The team then expanded it to include over 120 cities in the nation, with air quality data pulled from the U.S. Embassy and pollution monitors of China's Ministry of Environmental Protection. In total, the app has reached over 1 million downloads, most of them for iOS. Earlier this month, the company released an Android version.
Longcat Labs, another developer behind an air quality monitoring app for Beijing and Shanghai, said it also noticed a spike in downloads since Jan. 11. Downloads have tripled to about 100 per day, the company said in an email.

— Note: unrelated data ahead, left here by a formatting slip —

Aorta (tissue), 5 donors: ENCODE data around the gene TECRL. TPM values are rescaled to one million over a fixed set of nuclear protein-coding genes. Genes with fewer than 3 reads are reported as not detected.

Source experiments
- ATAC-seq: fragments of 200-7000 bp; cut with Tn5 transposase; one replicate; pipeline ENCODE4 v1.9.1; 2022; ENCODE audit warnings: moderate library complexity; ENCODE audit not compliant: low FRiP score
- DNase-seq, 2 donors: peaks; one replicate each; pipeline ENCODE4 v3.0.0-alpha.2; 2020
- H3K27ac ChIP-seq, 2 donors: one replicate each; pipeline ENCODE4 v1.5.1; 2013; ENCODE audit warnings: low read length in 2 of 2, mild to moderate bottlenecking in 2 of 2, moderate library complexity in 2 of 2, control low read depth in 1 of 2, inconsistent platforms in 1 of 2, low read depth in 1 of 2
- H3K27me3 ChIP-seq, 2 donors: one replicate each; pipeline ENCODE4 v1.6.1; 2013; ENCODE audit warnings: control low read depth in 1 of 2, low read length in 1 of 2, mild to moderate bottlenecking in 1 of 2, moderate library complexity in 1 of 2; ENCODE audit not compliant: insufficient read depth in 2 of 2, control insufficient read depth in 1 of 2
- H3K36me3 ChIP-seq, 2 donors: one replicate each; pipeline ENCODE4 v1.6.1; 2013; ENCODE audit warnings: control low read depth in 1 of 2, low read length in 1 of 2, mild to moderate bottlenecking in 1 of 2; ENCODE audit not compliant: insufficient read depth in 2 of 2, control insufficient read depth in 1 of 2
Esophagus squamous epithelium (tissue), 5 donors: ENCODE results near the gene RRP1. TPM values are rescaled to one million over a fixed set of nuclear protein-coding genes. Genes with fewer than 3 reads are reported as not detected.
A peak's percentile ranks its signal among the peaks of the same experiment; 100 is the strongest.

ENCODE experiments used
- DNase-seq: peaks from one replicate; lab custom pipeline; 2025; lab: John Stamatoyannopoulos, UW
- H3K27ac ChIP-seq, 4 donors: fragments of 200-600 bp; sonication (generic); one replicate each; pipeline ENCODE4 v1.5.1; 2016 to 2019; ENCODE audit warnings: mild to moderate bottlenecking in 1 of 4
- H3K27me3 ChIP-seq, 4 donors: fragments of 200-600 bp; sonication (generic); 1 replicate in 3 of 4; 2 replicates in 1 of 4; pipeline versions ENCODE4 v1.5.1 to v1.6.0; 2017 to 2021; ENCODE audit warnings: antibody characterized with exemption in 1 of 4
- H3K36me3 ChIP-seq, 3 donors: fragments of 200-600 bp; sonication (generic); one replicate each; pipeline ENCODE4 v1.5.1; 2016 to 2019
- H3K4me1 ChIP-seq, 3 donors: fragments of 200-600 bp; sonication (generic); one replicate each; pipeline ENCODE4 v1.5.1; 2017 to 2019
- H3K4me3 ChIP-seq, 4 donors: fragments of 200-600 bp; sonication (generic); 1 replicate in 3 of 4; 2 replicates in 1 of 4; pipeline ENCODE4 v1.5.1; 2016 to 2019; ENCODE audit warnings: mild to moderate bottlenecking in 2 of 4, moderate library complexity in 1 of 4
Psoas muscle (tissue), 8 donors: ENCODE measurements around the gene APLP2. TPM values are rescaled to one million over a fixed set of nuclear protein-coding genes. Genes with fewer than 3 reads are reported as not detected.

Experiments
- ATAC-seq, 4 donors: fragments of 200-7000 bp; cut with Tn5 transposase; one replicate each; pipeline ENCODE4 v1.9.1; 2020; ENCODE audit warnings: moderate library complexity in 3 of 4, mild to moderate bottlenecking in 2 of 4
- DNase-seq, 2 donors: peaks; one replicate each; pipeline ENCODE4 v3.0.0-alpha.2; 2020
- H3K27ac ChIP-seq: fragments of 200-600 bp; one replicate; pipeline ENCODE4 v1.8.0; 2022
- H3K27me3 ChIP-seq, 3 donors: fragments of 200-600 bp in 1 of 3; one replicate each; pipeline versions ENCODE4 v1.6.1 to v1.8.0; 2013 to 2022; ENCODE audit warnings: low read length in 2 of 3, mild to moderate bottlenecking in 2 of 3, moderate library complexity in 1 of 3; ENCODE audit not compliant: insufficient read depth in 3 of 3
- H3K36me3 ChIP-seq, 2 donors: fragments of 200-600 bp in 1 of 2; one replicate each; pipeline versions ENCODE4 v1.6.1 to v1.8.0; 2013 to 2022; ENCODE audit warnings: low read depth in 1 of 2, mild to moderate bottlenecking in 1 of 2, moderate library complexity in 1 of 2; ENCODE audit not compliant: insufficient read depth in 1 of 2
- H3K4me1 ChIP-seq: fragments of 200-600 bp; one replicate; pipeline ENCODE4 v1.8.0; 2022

In the future, Wang's startup plans to continue improving its app, and will consider monitoring the air using its own equipment if its team can find an inexpensive solution.
He added that he thought it was ironic that his app succeeds when Beijing's pollution worsens.
"It's really weird. We are thinking about leaving Beijing," he said. "Our product is good, but the environment around us is getting worse."